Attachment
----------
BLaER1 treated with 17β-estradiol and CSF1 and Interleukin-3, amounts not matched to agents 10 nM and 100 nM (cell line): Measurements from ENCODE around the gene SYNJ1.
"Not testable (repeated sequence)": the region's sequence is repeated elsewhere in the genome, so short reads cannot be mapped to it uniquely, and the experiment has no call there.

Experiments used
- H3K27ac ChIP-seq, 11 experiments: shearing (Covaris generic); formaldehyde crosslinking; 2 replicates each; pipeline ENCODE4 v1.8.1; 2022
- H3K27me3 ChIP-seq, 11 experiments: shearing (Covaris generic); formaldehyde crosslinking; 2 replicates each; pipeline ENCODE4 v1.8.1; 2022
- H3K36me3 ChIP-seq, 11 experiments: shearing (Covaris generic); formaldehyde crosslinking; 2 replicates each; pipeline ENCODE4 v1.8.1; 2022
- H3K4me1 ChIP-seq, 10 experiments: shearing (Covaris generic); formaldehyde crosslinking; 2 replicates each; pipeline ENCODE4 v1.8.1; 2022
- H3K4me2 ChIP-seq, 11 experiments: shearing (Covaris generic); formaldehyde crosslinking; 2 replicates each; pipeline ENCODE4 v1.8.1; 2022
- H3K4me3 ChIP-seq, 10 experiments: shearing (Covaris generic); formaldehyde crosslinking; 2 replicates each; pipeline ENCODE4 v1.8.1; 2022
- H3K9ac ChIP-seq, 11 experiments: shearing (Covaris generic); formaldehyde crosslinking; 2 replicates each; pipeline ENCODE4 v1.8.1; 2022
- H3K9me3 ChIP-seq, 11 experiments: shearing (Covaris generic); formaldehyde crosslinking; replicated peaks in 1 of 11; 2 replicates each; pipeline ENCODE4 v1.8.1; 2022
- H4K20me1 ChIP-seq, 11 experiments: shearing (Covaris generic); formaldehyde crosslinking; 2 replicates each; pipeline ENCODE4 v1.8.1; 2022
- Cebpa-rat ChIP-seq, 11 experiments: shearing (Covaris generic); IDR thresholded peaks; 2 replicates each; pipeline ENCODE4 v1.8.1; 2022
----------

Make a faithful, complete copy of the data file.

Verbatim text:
BLaER1 treated with 17β-estradiol and CSF1 and Interleukin-3, amounts not matched to agents 10 nM and 100 nM (cell line): Measurements from ENCODE around the gene SYNJ1.
"Not testable (repeated sequence)": the region's sequence is repeated elsewhere in the genome, so short reads cannot be mapped to it uniquely, and the experiment has no call there.

Experiments used
- H3K27ac ChIP-seq, 11 experiments: shearing (Covaris generic); formaldehyde crosslinking; 2 replicates each; pipeline ENCODE4 v1.8.1; 2022
- H3K27me3 ChIP-seq, 11 experiments: shearing (Covaris generic); formaldehyde crosslinking; 2 replicates each; pipeline ENCODE4 v1.8.1; 2022
- H3K36me3 ChIP-seq, 11 experiments: shearing (Covaris generic); formaldehyde crosslinking; 2 replicates each; pipeline ENCODE4 v1.8.1; 2022
- H3K4me1 ChIP-seq, 10 experiments: shearing (Covaris generic); formaldehyde crosslinking; 2 replicates each; pipeline ENCODE4 v1.8.1; 2022
- H3K4me2 ChIP-seq, 11 experiments: shearing (Covaris generic); formaldehyde crosslinking; 2 replicates each; pipeline ENCODE4 v1.8.1; 2022
- H3K4me3 ChIP-seq, 10 experiments: shearing (Covaris generic); formaldehyde crosslinking; 2 replicates each; pipeline ENCODE4 v1.8.1; 2022
- H3K9ac ChIP-seq, 11 experiments: shearing (Covaris generic); formaldehyde crosslinking; 2 replicates each; pipeline ENCODE4 v1.8.1; 2022
- H3K9me3 ChIP-seq, 11 experiments: shearing (Covaris generic); formaldehyde crosslinking; replicated peaks in 1 of 11; 2 replicates each; pipeline ENCODE4 v1.8.1; 2022
- H4K20me1 ChIP-seq, 11 experiments: shearing (Covaris generic); formaldehyde crosslinking; 2 replicates each; pipeline ENCODE4 v1.8.1; 2022
- Cebpa-rat ChIP-seq, 11 experiments: shearing (Covaris generic); IDR thresholded peaks; 2 replicates each; pipeline ENCODE4 v1.8.1; 2022